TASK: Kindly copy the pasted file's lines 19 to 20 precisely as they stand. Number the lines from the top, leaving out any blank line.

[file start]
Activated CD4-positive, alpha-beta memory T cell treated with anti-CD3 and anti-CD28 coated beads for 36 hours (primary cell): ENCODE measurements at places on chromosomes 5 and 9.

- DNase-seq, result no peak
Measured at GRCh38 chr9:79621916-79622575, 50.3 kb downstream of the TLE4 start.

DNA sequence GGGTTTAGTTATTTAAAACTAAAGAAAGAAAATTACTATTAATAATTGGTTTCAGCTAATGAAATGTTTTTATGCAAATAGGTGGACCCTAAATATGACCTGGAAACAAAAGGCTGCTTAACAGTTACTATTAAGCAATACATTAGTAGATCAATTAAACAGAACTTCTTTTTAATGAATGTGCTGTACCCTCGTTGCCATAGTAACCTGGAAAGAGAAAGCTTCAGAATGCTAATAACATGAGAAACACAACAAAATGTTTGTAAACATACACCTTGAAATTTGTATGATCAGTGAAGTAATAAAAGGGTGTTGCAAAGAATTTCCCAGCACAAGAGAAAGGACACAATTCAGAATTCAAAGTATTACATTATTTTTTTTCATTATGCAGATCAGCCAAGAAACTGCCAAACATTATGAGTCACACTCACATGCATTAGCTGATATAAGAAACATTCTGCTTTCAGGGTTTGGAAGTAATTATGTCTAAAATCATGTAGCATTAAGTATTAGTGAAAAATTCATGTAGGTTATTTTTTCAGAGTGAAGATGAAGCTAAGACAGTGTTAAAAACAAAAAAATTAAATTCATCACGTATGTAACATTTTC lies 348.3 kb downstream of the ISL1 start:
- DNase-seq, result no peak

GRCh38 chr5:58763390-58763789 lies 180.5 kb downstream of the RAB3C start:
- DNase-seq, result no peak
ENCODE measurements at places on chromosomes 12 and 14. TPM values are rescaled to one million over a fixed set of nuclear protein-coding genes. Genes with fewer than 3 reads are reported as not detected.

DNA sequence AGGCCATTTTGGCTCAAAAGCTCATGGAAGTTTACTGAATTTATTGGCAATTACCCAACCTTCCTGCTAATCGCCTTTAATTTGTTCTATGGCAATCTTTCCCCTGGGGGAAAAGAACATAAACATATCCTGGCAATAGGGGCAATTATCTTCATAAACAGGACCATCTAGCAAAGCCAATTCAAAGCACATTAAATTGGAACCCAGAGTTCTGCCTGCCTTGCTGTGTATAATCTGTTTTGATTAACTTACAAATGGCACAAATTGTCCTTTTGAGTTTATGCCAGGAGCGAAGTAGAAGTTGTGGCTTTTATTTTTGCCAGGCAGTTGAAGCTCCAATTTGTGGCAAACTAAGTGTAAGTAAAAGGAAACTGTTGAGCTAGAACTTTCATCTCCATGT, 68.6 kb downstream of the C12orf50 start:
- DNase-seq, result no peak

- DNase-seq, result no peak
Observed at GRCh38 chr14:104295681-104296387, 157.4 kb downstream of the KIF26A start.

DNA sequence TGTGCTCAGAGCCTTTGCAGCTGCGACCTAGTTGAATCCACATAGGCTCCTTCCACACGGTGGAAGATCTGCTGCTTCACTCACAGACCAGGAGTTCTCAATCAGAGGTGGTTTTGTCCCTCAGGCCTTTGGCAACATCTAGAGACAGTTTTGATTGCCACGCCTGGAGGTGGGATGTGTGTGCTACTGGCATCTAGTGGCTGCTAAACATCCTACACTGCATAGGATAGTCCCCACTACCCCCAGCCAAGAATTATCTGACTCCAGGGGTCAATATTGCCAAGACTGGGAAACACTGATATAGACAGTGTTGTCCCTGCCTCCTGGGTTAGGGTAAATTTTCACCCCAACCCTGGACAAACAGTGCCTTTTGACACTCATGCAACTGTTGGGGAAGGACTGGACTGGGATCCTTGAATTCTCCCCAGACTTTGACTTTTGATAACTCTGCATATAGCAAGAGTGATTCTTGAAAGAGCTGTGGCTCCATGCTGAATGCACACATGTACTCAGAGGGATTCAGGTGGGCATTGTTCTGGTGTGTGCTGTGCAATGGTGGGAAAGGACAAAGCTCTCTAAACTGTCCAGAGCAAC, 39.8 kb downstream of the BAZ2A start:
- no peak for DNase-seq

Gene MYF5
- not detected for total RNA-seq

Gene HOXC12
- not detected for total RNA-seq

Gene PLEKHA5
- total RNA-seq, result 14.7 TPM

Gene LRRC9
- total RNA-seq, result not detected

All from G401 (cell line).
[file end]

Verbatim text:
Gene PLEKHA5
- total RNA-seq, result 14.7 TPM